Relationship between comorbidity and violence risk assessment in forensic psychiatry - the implication of neuroimaging studies

Tija Zarković Palijan, Sanja Radeljak, Marina Kovac, Drazen Kovacević
Psychiatria Danubina 2010, 22 (2): 253-6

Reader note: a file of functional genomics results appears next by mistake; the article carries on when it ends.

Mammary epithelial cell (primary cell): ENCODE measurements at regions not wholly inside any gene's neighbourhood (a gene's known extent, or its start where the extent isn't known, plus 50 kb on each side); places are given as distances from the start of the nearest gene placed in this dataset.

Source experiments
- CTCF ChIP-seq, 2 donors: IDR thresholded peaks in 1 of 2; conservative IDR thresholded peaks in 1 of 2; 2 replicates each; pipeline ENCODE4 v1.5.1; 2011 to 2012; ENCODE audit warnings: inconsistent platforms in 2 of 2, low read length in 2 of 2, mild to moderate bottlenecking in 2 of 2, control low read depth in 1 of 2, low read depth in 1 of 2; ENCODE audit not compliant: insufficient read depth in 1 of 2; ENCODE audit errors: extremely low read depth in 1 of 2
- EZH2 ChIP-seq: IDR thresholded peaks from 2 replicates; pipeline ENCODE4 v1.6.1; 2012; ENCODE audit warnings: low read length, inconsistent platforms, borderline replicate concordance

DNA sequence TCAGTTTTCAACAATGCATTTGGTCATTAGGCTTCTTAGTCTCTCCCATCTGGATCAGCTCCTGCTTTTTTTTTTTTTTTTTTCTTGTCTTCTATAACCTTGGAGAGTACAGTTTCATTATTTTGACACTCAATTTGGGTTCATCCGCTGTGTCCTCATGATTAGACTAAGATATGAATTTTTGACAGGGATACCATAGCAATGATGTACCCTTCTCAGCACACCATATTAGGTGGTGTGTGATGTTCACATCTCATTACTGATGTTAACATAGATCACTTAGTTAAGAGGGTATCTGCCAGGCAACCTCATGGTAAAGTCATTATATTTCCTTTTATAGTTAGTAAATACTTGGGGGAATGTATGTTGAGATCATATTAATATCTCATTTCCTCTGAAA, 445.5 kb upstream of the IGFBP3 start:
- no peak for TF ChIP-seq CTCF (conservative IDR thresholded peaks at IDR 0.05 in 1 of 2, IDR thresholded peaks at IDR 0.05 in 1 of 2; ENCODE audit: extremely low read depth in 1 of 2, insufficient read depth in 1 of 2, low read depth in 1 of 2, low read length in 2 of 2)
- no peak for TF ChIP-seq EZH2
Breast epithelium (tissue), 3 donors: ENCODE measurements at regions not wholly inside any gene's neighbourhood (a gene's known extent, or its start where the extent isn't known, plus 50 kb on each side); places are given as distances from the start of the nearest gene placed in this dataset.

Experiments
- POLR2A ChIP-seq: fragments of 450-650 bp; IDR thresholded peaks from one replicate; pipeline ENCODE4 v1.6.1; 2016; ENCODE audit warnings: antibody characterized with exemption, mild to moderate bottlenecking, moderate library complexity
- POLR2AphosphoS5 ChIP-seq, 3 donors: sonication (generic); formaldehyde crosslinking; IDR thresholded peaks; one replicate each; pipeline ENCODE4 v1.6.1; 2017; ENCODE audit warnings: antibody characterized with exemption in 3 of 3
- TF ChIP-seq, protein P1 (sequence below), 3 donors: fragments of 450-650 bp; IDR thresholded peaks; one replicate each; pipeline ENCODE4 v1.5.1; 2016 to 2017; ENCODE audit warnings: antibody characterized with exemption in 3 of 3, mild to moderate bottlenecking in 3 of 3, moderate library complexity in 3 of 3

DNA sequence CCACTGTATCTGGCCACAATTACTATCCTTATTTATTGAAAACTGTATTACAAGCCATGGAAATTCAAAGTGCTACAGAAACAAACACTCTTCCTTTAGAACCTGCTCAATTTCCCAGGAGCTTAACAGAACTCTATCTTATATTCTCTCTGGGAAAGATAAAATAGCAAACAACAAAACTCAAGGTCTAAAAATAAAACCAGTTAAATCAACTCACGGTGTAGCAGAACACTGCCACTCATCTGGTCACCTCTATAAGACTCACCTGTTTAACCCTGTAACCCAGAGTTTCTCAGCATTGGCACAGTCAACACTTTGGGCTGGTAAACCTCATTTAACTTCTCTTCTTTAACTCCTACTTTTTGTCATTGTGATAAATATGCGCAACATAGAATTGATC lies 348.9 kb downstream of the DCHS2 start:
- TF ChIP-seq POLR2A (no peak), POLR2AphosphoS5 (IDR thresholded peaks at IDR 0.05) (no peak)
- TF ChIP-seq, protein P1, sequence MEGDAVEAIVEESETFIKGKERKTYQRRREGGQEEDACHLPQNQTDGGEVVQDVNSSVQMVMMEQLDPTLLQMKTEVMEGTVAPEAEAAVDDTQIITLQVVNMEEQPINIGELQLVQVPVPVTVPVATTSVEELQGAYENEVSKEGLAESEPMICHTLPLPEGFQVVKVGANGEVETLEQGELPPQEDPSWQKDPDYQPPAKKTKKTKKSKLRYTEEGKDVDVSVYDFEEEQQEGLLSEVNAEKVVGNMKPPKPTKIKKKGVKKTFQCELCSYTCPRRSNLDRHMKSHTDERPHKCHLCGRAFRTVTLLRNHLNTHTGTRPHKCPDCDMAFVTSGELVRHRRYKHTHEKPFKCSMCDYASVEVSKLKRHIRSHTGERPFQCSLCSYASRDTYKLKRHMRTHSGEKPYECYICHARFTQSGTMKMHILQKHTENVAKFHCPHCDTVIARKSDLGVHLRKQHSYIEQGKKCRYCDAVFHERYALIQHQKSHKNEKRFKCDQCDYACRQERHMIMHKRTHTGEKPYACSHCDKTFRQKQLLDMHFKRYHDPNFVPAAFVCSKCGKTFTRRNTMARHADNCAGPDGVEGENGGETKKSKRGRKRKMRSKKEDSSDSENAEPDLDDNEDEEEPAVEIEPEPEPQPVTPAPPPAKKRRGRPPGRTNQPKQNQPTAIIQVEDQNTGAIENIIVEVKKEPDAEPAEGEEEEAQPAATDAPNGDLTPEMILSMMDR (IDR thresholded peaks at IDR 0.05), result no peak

Violence is an important social problem. Violence in the community has important social relevance for the political, criminal justice, and health care systems. Studies of homicide offenders have suggested a high prevalence of neurologic dysfunction due to organic brain damage such as traumatic brain injury, epilepsy and dementia have been observed to exhibit excessive violence. Moreover, violence in the mentally ill can be viewed as an important medical and mental health problem with significant implications for forensic psychiatry and the community. Although numerous previous studies showed that rate of violent behavior in the community is not much higher in patients with serious mental disorders (schizophrenia) than in healthy controls, that rate is substantially higher in patients with psychiatric comorbidity and substance abuse. A high proportion of patients in forensic psychiatric facilities are diagnosed with comorbidity, most often with schizophrenia, paranoid psychosis, organic brain syndrome, various personality disorders and comorbid substance abuse. These patients represent a high risk group for violence within forensic psychiatric facilities, and repetitive violent behavior in the community. Understanding the neurobiological basis of aggressive behavior clearly has important social and clinical implications. By introduction of neuroimaging studies (MRI, fMRI, PET, SPECT) as a useful tool in forensic psychiatry, the neurobiological aspect of violence is better understood. Previous studies have shown that individuals with frontotemporal brain dysfunction are frequently displaying antisocial behavior (disinhibition, impulsivity, lack of empathy) that justify the diagnosis of "acquired sociopathy/psychopathy". A correlation between the potential for impulsive aggression mediated by limbic brain structures, and the control of the aggression by frontotemporal brain regions has been shown. The individuals with such brain dysfunction have an increased risk of violent behavior and scored high on the Webster's and Hare's violence risk assessment scale. This article reviews the relationship between psychiatric comorbidity, violence risk assessment and neuroimaging in forensic psychiatry and showing the useful directions for future research, screening and prevention of violent behavior among mentally ill criminal offenders.

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